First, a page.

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Council moves forward on water plans

by Canda HarbaughWestern News
| March 4, 2009 11:00 PM

The Libby City Council moved forward Monday with its discussions on how to spend $400,000 the city received for its water budget in a December settlement with International Paper Co.   

The water and sewer committee presented its written recommendation, which proposed reducing city water users’ base rate by $30 per month for July, August and September, and spending the remainder of the settlement on water system infrastructure.

The proposed city water rate reduction would cost roughly $90,000, according to Councilmember Lee Bothman, which, figuring in the settlement’s attorney fees, would leave approximately $230,000 toward repairing and replacing underground water pipes.

The council has over the months discussed different ways to spend the money, but always agreed that a portion of it should go toward water bill relief.

The settlement was granted to the city because Libby’s groundwater has been unusable since International Paper Co.’s predecessor released toxic creosote into the ground. A city ordinance prohibits residents from using well water and, as a result, Libby’s water system endures a higher volume of use and residents must use metered water to irrigate their lawns.

The council will listen to comments on the topic at a public hearing on Monday, April 6 at 6:30 p.m., a half-hour before the regularly scheduled council meeting.

In other news at Monday’s meeting:

• In a 5-0 vote, the council reduced the speed limit at the Cedar Street Extension and Main Avenue intersection to 15 mph. In addition, the lights, streets and sidewalk committee proposed increased police patrols in the vicinity.

• The council voted unanimously to charge a $50 fee and $300 damage deposit to reserve the Fred Brown Pavilion at Riverfront Park for gatherings. The council agreed to revisit the $50 fee next year to determine if it should be raised or not. The cemetery and parks committee is still working out additional details, such as requiring event insurance and portable toilets for large gatherings.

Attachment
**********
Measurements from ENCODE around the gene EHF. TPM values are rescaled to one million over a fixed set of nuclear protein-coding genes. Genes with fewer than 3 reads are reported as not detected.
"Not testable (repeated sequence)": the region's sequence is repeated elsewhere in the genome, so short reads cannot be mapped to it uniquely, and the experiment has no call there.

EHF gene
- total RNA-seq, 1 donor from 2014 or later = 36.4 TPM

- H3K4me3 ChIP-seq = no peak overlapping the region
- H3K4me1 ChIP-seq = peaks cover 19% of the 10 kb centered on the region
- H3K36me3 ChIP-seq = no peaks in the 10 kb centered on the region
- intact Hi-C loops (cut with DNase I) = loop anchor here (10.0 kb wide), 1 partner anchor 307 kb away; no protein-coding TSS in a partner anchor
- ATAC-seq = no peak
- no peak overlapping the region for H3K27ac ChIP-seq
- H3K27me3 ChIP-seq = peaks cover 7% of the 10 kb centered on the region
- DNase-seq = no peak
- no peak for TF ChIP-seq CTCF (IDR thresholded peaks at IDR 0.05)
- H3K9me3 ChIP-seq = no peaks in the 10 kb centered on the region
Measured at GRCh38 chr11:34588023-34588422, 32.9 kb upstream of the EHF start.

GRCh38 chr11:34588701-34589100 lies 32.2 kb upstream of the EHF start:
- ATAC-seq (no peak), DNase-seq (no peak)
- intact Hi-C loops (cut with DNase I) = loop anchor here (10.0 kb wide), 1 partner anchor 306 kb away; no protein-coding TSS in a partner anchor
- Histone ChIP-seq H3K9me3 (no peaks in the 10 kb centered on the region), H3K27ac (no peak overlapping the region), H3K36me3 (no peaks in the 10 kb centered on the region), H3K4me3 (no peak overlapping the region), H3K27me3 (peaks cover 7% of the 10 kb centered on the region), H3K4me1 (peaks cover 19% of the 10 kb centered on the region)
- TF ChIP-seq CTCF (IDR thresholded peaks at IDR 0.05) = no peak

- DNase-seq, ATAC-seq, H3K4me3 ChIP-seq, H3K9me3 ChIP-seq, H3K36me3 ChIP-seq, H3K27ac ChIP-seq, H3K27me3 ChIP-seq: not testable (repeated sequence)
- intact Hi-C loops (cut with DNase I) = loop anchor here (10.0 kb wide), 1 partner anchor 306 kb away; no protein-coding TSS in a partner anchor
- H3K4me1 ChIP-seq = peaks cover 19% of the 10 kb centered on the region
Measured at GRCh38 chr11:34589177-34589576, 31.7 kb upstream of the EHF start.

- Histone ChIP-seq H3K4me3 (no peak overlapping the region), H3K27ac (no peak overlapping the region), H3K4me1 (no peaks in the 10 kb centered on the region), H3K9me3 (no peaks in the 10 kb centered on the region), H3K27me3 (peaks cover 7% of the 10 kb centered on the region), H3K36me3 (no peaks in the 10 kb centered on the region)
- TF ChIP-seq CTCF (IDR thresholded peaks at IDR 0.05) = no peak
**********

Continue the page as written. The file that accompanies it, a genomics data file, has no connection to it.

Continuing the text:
• Bothman became the new council president in a 5-0 vote. Former council president Charlene Leckrone resigned last month because of plans to move to Washington state.

• The council agreed in a 5-0 vote to allow the Igniters Car Club to close off Mineral Avenue for the club’s annual Ignite the Nights event. The street will be closed in the business district on Friday, Aug. 14 from 6-10 p.m. and Saturday, Aug. 15 from 7 a.m. to 5 p.m.

• The Libby Police Department delivered its monthly report, which included 117 calls, 29 arrests and 26 citations.

• The council indicated that it would be willing to put $4,200 toward purchasing a de-ice and sand truck that Dan Thede, supervisor of city services, applied for from the Department of Transportation. The vehicle’s price tag would normally be $32,000, said Thede. Mayor Doug Roll mentioned that the truck’s capability of spreading washed gravel made it a good investment as the city occasionally uses the county’s equipment for that purpose.

• Ed Levert, Lincoln County forester, proposed that Libby become a designated Firewise Community, which has several requirements, such as creating a fire board, arranging annual city fire safety inspections, and spending a certain amount of money or resources – such as volunteers – on fire safety each year.

• The council went into closed session to discuss whether or not to change Libby Police Officer Terry Watson’s employment status from temporary to permanent, which would allow him to receive health insurance.